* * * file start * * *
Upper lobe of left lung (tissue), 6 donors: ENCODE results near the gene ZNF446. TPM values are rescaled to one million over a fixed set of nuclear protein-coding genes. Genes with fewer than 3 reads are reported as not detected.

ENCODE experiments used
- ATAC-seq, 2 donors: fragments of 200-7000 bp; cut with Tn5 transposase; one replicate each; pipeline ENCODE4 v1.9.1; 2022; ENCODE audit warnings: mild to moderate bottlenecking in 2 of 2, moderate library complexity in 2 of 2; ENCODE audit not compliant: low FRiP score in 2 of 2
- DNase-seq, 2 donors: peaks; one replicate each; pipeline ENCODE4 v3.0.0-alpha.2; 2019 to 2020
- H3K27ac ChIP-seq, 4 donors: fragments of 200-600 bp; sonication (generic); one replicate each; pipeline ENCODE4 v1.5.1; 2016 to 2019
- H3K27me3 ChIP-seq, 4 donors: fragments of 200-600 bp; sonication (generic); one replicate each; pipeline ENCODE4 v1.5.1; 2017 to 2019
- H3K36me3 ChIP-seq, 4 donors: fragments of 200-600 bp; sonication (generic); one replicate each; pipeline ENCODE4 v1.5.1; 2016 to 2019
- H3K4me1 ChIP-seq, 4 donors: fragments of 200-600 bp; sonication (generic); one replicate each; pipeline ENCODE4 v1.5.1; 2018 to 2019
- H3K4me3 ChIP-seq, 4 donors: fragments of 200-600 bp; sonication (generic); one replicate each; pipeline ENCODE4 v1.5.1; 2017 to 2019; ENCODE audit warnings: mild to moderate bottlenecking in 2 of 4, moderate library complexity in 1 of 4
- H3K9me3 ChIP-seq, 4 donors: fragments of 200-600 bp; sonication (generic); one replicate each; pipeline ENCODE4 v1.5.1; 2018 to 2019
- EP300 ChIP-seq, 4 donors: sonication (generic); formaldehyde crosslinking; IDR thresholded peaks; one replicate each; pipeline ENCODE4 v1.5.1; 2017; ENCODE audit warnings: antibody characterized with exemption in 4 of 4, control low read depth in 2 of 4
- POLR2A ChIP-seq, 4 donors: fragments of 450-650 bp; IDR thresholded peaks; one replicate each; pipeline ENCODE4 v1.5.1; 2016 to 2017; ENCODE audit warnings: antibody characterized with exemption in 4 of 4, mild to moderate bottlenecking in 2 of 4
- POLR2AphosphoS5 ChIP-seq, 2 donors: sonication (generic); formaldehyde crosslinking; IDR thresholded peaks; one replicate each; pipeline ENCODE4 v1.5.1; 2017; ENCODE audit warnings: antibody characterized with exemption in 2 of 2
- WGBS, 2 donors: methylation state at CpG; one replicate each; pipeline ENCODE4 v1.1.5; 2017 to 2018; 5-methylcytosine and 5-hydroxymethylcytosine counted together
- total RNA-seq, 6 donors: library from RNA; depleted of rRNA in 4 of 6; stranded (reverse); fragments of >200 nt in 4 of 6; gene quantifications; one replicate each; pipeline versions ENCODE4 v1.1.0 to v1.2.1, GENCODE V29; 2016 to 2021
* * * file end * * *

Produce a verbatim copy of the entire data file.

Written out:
Upper lobe of left lung (tissue), 6 donors: ENCODE results near the gene ZNF446. TPM values are rescaled to one million over a fixed set of nuclear protein-coding genes. Genes with fewer than 3 reads are reported as not detected.

ENCODE experiments used
- ATAC-seq, 2 donors: fragments of 200-7000 bp; cut with Tn5 transposase; one replicate each; pipeline ENCODE4 v1.9.1; 2022; ENCODE audit warnings: mild to moderate bottlenecking in 2 of 2, moderate library complexity in 2 of 2; ENCODE audit not compliant: low FRiP score in 2 of 2
- DNase-seq, 2 donors: peaks; one replicate each; pipeline ENCODE4 v3.0.0-alpha.2; 2019 to 2020
- H3K27ac ChIP-seq, 4 donors: fragments of 200-600 bp; sonication (generic); one replicate each; pipeline ENCODE4 v1.5.1; 2016 to 2019
- H3K27me3 ChIP-seq, 4 donors: fragments of 200-600 bp; sonication (generic); one replicate each; pipeline ENCODE4 v1.5.1; 2017 to 2019
- H3K36me3 ChIP-seq, 4 donors: fragments of 200-600 bp; sonication (generic); one replicate each; pipeline ENCODE4 v1.5.1; 2016 to 2019
- H3K4me1 ChIP-seq, 4 donors: fragments of 200-600 bp; sonication (generic); one replicate each; pipeline ENCODE4 v1.5.1; 2018 to 2019
- H3K4me3 ChIP-seq, 4 donors: fragments of 200-600 bp; sonication (generic); one replicate each; pipeline ENCODE4 v1.5.1; 2017 to 2019; ENCODE audit warnings: mild to moderate bottlenecking in 2 of 4, moderate library complexity in 1 of 4
- H3K9me3 ChIP-seq, 4 donors: fragments of 200-600 bp; sonication (generic); one replicate each; pipeline ENCODE4 v1.5.1; 2018 to 2019
- EP300 ChIP-seq, 4 donors: sonication (generic); formaldehyde crosslinking; IDR thresholded peaks; one replicate each; pipeline ENCODE4 v1.5.1; 2017; ENCODE audit warnings: antibody characterized with exemption in 4 of 4, control low read depth in 2 of 4
- POLR2A ChIP-seq, 4 donors: fragments of 450-650 bp; IDR thresholded peaks; one replicate each; pipeline ENCODE4 v1.5.1; 2016 to 2017; ENCODE audit warnings: antibody characterized with exemption in 4 of 4, mild to moderate bottlenecking in 2 of 4
- POLR2AphosphoS5 ChIP-seq, 2 donors: sonication (generic); formaldehyde crosslinking; IDR thresholded peaks; one replicate each; pipeline ENCODE4 v1.5.1; 2017; ENCODE audit warnings: antibody characterized with exemption in 2 of 2
- WGBS, 2 donors: methylation state at CpG; one replicate each; pipeline ENCODE4 v1.1.5; 2017 to 2018; 5-methylcytosine and 5-hydroxymethylcytosine counted together
- total RNA-seq, 6 donors: library from RNA; depleted of rRNA in 4 of 6; stranded (reverse); fragments of >200 nt in 4 of 6; gene quantifications; one replicate each; pipeline versions ENCODE4 v1.1.0 to v1.2.1, GENCODE V29; 2016 to 2021